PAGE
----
Some types of vaginal bacteria may potentially interfere with vaginal gels specifically designed to prevent the risk of contracting human immunodeficiency virus (HIV).
The findings were based on a 2010 study of South African women, who utilized the vaginal gel form of the microbicide drug tenofovir, to determine the effectiveness of the drug in preventing the spread of HIV.
Previous studies have revealed that the drug was effective in preventing the transmission of HIV in high-risk males. However, those studies have not rendered positive results in women. In fact, researchers have described the findings as “disappointing”.
CAPRISA 004, a 2010 randomized trial, revealed that tenofovir gel utilized prior to sexual activity, decreased HIV incidence by 39 percent.
Scientists analyzed a subset of women with HIV throughout the duration of the study, even though they utilized the tenofovir gel on a regular basis.
The women who contracted HIV were more likely to have Gardnerella vaginalis, a dominant bacteria linked to bacterial vaginosis or BV, which “could rapidly metabolize and break down the active form of the drug,” the researchers wrote.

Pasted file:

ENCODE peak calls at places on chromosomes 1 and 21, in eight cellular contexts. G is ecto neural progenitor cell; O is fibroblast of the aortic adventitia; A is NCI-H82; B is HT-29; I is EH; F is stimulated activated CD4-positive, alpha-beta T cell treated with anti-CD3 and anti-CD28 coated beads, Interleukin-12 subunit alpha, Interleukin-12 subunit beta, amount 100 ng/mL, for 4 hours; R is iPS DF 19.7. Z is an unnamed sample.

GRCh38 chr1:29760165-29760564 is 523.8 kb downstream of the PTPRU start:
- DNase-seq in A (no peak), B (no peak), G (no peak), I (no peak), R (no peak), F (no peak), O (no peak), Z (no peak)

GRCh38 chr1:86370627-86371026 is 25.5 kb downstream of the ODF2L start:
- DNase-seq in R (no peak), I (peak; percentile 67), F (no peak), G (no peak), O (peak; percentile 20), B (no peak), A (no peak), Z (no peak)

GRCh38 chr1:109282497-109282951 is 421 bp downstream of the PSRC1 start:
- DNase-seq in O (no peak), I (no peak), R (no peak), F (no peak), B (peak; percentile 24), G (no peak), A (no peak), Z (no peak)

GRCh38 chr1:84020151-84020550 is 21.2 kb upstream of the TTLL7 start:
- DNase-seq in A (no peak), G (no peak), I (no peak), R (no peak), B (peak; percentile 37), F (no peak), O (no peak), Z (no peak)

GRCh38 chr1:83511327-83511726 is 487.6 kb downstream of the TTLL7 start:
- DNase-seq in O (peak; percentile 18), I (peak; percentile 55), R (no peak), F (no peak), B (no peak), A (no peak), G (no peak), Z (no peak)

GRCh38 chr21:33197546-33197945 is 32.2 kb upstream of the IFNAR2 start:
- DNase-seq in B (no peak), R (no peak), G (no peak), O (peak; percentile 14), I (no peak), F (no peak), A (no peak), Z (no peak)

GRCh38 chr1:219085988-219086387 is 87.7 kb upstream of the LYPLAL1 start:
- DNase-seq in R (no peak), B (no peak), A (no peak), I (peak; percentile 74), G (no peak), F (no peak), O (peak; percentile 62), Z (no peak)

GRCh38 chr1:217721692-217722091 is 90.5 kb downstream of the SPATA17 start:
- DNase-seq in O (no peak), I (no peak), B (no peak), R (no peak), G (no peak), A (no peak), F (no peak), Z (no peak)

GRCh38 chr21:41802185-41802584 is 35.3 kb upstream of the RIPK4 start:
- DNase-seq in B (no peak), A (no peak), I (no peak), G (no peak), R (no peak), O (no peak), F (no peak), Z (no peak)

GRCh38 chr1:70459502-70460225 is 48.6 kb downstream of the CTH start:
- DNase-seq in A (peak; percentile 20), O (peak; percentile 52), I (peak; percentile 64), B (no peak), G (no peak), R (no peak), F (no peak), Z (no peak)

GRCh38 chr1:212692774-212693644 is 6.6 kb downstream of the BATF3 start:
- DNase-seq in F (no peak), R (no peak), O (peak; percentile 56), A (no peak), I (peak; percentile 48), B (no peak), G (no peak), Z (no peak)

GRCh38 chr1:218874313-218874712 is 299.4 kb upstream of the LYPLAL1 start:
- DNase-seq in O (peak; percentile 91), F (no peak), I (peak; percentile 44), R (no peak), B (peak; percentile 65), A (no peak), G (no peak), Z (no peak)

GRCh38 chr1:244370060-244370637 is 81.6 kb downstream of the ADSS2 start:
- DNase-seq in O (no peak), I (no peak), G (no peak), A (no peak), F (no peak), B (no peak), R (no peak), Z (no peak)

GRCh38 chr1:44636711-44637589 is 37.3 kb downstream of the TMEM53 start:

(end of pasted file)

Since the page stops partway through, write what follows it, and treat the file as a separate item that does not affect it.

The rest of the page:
Since BV is capable of increasing inflammation, impairing wound healing, disrupting the vaginal wall and women in Sub-Saharan Africa have a high prevalence rate of BV, it is highly known to increase the risk of HIV.
Women who had healthier vaginal bacterial compositions, dominated by bacteria Lactobacillus, exhibited three times higher protection against HIV than the women with a different dominant vaginal bacteria composition.
An article written by Khalil G. Ghanem and Susan Tuddenham of the Johns Hopkins University School of Medicine questions if it would be possible to alter the microbiome to improve the performance of the vaginal gel. Approximately 60 percent of women who are diagnosed with BV will experience another bout one year after treatment.
The study was published in the journal Science on June 02, 2017.